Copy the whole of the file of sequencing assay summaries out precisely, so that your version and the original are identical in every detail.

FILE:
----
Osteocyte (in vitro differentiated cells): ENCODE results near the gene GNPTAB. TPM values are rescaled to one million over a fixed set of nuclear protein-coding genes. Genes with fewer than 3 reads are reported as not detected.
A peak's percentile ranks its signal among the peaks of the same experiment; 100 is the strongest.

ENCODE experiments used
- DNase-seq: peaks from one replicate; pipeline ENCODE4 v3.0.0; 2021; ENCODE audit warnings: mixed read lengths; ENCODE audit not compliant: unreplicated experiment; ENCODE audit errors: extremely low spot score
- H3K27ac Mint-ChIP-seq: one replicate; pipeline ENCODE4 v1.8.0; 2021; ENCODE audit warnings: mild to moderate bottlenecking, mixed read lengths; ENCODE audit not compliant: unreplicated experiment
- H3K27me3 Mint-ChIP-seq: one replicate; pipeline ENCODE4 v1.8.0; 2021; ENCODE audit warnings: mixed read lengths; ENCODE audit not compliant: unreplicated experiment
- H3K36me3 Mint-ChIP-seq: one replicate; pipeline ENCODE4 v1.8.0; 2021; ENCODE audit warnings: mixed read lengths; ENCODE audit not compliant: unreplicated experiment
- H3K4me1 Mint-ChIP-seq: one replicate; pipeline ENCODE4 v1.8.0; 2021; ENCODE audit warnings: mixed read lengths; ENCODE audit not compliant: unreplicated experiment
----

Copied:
Osteocyte (in vitro differentiated cells): ENCODE results near the gene GNPTAB. TPM values are rescaled to one million over a fixed set of nuclear protein-coding genes. Genes with fewer than 3 reads are reported as not detected.
A peak's percentile ranks its signal among the peaks of the same experiment; 100 is the strongest.

ENCODE experiments used
- DNase-seq: peaks from one replicate; pipeline ENCODE4 v3.0.0; 2021; ENCODE audit warnings: mixed read lengths; ENCODE audit not compliant: unreplicated experiment; ENCODE audit errors: extremely low spot score
- H3K27ac Mint-ChIP-seq: one replicate; pipeline ENCODE4 v1.8.0; 2021; ENCODE audit warnings: mild to moderate bottlenecking, mixed read lengths; ENCODE audit not compliant: unreplicated experiment
- H3K27me3 Mint-ChIP-seq: one replicate; pipeline ENCODE4 v1.8.0; 2021; ENCODE audit warnings: mixed read lengths; ENCODE audit not compliant: unreplicated experiment
- H3K36me3 Mint-ChIP-seq: one replicate; pipeline ENCODE4 v1.8.0; 2021; ENCODE audit warnings: mixed read lengths; ENCODE audit not compliant: unreplicated experiment
- H3K4me1 Mint-ChIP-seq: one replicate; pipeline ENCODE4 v1.8.0; 2021; ENCODE audit warnings: mixed read lengths; ENCODE audit not compliant: unreplicated experiment